If the medium is the message, then what can we make of digitized religious texts? In The New Yorker, Macy Halford explores the implications of media and technology for religion:

Publishers Weekly recently reported that we are in the midst of a “Digital Bible Explosion.” Apps of the Bible are now more frequently downloaded than Angry Birds, and the sacred texts of other religions aren’t far behind: there’s an iQuran, iTorah, and a digital Book of Mormon. There are devotional apps of other sorts as well. For Catholics, there’s EZPray, the Vatican-endorsed iBreviary, and Confession (which leads you through a personalized “examination of conscience” to prepare you for the sacrament); for Muslims, there’s Islamic Compass, which promises to give “the most accurate prayer times”; for Jews, there’s a combination Siddur and Zmanim; for Protestants, there’s Daily Jesus (a daily quote generator), Bible Blocks (a Tetris-like game that rewards players with a Bible verse between levels), and my favorite, Granny’s Bible Dojo (Granny cracks boards with karate chops, and helps you learn the order of the books of the Bible).

This list barely scratches the surface: as PW reports, numerous religious publishing and software companies were developing digital platforms well before the advent of the iPad; some have been at it for more than twenty years. And some of their apps are extremely sophisticated: QR codes embedded throughout the Life Essentials Study Bible link to video and audio sermons; Batoul Apps’ beautiful Quran Reader features audio recitations, commentary, translations, bookmarks, and note-taking capability; YouVersion contains over a hundred and fifty different Bible translations in forty-five languages. It’s free (like many, though not all, of the apps), and has been downloaded more than thirty million times.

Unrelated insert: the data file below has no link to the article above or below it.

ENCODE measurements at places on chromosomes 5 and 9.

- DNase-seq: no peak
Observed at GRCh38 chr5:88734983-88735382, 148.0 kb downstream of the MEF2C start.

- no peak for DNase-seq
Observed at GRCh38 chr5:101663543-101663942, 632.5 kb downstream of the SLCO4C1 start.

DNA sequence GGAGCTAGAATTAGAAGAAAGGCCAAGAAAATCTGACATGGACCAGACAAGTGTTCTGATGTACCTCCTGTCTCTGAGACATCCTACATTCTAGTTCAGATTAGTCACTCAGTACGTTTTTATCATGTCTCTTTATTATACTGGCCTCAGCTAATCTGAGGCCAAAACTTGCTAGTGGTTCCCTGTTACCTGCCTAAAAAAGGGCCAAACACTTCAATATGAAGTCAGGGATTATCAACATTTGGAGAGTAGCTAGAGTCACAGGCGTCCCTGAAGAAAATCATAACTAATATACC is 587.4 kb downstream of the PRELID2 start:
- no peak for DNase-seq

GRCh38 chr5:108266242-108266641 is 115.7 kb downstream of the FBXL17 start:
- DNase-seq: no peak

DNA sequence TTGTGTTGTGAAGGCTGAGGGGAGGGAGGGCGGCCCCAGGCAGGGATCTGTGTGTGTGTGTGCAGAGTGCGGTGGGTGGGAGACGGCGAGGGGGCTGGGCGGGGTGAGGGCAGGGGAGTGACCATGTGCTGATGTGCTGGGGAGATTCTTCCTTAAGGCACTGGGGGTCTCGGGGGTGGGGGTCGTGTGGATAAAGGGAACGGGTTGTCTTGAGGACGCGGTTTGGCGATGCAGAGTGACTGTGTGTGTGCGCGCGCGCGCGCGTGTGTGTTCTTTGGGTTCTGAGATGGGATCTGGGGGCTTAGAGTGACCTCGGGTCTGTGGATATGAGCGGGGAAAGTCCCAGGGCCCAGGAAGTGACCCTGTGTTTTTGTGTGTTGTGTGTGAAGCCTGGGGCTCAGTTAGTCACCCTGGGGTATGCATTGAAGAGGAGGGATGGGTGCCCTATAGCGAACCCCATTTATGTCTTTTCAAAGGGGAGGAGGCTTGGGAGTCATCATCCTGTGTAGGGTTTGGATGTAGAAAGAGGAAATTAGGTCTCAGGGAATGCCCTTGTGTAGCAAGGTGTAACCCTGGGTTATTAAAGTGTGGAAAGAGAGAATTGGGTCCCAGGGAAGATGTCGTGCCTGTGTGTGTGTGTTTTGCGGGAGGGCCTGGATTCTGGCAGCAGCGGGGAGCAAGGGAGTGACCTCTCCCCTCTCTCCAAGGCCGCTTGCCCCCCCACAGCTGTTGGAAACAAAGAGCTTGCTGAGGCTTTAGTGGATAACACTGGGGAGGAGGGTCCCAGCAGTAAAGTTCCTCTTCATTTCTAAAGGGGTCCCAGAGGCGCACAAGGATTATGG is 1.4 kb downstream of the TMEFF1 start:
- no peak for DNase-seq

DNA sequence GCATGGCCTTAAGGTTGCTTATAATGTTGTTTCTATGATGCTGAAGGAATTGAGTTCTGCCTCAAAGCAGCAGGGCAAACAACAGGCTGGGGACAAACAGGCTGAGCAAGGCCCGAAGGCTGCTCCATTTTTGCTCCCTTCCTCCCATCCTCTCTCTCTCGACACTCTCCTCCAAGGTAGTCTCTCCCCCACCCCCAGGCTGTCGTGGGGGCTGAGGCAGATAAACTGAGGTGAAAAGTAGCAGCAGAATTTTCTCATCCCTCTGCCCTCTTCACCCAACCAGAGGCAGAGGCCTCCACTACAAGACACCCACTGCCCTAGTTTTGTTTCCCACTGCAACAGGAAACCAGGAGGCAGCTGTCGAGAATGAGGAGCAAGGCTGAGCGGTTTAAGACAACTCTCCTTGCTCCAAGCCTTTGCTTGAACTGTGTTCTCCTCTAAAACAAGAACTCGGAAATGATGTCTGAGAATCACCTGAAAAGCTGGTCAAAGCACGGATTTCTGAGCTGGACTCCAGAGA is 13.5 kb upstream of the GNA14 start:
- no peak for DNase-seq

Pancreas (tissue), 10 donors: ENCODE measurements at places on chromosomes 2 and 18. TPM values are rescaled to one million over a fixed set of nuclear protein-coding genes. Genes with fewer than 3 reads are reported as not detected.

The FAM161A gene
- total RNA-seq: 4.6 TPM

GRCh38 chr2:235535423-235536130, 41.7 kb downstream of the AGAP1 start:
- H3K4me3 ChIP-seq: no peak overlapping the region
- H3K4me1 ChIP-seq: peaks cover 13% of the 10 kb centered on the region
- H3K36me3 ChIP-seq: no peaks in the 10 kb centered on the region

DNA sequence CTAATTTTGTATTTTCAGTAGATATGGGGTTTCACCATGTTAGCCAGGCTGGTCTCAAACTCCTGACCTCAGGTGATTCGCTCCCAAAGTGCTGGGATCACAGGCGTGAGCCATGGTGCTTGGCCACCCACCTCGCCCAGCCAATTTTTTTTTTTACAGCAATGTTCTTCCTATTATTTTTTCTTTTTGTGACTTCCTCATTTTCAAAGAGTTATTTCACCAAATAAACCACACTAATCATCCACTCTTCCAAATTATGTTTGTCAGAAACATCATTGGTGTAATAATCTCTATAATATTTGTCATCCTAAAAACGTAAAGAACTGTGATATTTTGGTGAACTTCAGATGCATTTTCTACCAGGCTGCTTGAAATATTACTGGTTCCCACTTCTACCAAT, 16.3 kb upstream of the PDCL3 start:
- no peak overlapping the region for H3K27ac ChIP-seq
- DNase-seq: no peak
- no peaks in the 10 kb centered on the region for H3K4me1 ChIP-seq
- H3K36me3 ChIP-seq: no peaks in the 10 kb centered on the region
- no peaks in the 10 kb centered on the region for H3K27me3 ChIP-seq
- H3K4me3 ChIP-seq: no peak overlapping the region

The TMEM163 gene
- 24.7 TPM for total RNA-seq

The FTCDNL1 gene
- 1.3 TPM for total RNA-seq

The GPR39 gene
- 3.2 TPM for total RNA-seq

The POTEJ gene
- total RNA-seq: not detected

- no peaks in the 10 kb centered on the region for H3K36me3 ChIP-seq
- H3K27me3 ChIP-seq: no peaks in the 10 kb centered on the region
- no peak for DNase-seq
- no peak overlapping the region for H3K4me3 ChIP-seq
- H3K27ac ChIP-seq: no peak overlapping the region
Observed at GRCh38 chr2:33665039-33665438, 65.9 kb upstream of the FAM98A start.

The question of how, exactly, digitized texts will change religious practice has been a pressing one in religious communities for at least a decade. (A recent article in Christianity Today wondered whether the People of the Book shouldn’t be rechristened the People of the Nook.) But the era of digital religion is only now poised to begin in earnest, ushered in by technological advancements—the widespread adoption of tablets and smartphones—and by religious leaders eager to harness the power of that technology to inspire and instruct their flocks.

Read the rest of this article at The New Yorker.